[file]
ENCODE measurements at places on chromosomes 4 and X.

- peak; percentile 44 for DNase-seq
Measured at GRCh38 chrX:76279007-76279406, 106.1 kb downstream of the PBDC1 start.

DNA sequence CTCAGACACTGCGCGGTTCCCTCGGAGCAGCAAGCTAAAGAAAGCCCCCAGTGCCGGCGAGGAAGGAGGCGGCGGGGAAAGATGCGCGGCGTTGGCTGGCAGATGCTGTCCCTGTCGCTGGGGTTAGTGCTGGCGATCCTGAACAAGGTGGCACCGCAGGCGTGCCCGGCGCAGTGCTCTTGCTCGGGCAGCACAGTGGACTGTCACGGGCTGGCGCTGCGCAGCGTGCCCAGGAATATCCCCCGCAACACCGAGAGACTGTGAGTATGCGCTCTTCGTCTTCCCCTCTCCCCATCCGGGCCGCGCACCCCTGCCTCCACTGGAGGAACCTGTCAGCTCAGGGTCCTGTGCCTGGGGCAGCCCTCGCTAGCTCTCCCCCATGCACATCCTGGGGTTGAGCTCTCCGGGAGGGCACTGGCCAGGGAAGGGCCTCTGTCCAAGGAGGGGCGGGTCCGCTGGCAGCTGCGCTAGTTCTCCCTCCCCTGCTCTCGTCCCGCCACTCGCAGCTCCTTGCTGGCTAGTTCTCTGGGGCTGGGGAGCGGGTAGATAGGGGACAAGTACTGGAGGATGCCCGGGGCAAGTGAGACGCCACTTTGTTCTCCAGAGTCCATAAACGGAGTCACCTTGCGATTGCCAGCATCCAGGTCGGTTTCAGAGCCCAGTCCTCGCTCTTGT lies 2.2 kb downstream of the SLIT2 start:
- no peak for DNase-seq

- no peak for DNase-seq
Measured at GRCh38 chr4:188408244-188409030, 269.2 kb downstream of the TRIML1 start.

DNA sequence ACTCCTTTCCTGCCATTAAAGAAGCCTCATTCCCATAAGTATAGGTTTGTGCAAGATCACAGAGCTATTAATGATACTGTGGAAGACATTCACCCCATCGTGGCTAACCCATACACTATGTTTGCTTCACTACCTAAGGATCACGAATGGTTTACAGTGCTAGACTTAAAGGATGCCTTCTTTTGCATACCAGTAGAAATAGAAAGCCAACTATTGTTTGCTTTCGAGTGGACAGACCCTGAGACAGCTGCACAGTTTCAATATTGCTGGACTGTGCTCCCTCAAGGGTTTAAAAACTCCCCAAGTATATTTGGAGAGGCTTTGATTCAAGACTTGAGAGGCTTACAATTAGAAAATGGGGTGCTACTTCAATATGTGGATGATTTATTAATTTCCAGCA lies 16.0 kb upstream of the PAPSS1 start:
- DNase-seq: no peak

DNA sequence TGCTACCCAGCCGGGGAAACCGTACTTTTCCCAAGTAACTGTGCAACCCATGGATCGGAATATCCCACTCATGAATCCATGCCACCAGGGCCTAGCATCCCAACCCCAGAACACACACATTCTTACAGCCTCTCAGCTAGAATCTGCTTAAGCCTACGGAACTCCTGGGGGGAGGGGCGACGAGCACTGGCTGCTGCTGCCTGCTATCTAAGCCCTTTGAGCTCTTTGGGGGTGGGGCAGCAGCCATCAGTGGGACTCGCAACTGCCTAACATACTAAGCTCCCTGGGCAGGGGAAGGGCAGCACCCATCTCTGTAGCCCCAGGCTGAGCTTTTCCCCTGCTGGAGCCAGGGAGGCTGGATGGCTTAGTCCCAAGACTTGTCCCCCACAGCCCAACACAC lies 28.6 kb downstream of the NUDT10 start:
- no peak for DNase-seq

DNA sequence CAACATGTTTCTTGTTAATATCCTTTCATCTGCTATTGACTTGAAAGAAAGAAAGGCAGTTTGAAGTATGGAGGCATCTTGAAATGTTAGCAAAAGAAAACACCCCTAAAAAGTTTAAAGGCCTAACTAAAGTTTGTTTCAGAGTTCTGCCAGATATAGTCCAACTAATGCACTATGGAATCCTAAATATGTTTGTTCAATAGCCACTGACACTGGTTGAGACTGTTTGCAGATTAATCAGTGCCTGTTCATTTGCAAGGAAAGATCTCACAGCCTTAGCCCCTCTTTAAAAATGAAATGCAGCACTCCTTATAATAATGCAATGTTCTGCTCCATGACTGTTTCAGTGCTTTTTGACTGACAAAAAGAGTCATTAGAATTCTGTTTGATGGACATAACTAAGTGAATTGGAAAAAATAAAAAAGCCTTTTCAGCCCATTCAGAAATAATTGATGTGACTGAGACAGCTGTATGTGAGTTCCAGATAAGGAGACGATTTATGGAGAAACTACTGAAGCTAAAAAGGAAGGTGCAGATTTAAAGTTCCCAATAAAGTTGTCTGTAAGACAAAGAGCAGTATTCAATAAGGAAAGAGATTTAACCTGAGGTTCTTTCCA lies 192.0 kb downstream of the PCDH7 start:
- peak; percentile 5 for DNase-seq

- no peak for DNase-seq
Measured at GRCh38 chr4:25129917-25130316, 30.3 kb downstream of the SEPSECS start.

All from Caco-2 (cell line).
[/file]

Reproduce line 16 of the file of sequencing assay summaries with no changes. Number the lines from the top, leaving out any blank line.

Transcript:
All from Caco-2 (cell line).